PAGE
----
In a few days, we will leave our home and our pets in the hands of a housesitter; then, board a plane for Paris by way of Salt Lake City. The next day, we will take the Chunnel to London where we will spend a week before going to Africa. On our way back, we will stop again in Paris, then return via the same route to our home in Orange County.
I have been feeling the strain of this trip for several weeks. I’ve trained the house sitter in the management of our pets, introduced her to the housekeeper, made sure she was authorized to call for repairmen and get the animals treated if they get sick. We’ve gotten the proper shots and picked up prescriptions for antimalarials and antibiotics. I felt slight fevers after the vaccinations. This means I am done with typhoid, influenza, and yellow fever. We have mosquito repellent and netting to cover our faces. Loc at my pharmacy negotiated with the insurance companies so that I would not run out of medication. My psychiatrist wrote a prescription with an extra dose of mood stabilizers to get me through the disruption of my inner clock. I am bringing Benadryl to help knock me out. Now I am shifting my sleeping and waking times by a few hours each day until I arrive in the same time zone as Paris.
Tonight, I go to sleep at 6 a.m. Then 8 or 9 a.m. Then 11 or 12. By Tuesday, I hope to fall asleep at 3 in the afternoon. My life is on a wide turn and though I won’t quite invert my days, I will find myself seeing very different hours of light and shadow.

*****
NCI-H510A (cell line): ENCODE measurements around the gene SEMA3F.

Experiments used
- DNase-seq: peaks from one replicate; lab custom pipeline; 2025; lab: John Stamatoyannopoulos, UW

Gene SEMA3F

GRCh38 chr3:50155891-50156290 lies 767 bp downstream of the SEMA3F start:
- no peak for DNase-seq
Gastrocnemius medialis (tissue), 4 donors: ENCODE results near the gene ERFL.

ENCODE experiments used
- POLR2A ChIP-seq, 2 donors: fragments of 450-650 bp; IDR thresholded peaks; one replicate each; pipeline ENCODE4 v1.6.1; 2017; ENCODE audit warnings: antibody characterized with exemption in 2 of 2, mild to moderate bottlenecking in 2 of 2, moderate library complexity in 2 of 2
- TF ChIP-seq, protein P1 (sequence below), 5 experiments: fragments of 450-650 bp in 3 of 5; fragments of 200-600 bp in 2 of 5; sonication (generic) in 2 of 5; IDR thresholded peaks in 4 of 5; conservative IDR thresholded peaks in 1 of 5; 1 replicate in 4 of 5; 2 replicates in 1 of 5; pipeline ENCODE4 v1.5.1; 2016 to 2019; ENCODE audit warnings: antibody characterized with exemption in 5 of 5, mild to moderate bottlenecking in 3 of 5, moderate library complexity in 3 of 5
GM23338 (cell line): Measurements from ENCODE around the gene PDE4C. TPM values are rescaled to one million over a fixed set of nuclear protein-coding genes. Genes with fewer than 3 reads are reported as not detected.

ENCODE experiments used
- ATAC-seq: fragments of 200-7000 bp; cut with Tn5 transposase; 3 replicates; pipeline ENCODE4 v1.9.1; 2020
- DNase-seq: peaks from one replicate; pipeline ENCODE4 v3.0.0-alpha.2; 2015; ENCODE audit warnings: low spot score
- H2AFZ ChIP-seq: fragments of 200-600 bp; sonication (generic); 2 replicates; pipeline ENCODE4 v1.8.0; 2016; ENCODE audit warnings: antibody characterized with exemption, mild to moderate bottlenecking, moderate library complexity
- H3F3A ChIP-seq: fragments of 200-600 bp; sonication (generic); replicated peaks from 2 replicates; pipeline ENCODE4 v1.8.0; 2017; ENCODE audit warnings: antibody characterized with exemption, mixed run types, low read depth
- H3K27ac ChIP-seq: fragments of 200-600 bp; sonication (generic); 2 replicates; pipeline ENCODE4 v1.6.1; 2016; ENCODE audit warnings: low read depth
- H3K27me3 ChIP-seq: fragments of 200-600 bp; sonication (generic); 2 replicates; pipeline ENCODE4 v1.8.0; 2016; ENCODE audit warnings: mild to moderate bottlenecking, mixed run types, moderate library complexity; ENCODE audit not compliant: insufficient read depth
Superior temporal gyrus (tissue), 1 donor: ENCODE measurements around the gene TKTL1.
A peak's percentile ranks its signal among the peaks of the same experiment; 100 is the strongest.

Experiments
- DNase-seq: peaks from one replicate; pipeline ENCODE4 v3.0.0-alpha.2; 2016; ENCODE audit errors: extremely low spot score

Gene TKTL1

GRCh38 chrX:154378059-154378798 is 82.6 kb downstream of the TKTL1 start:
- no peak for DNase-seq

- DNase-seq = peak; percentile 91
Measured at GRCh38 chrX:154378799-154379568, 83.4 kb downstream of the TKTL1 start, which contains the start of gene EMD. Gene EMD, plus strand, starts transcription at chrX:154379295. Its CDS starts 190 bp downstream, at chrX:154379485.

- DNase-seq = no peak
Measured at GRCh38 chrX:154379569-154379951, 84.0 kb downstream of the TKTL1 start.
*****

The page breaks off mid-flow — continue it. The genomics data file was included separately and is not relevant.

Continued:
Why am I doing this? I don’t want to go mad. We who live with bipolar disorder need to sleep. If we don’t get enough, our defenses against mania collapse. I must make sure that I do more than doze. I must rise with the sun and fall onto my bed by 10 at night while I am in those places of alien sunset and unusual hours. I must be awake when the cities are awake.
There are sacrifices that I dread. Will my creativity limp in a dizzy spiral as I fight the carbamazepine and the strange time zones? The mood stabilizers could well kill my eye. Can I intellectualize the elements of the frame into their proper places? I fear that my photos will become less than ordinary. I dread that the waking sleep will blind my eye to what is unique. Can I avoid seeing Paris and London the same way as everyone else sees Paris and London? Will I go beyond the obligatory photos and find something that I can claim as the fruit of my own eye? Famous places always place two burdens on a photographer: some of his audience want to see the landmarks depicted as they have always seen the landmarks; others want too see something that only he could have seen. I know how the Eiffel Tower is “supposed” to be photographed. But will I see something different and new?
Dakar poses a different challenge. Its people are the main subject, but they hate being photographed. What will I find? I will take the mandatory walk through the Door of No Return and I will go out on safari. There is the tightrope walk of spending 10 days with relatives. Will I be able to control myself? Will I not be a nuisance? I fear, I fear, I fear.
I must confess one more fear: the fear of the chaparral, the fear of October when the winds blow out of the desert and tempt pyromaniacs to become twisted Prometheuses. Let there be no fire while I am gone.
I have three more hours until bedtime. Time to watch a movie on Netflix.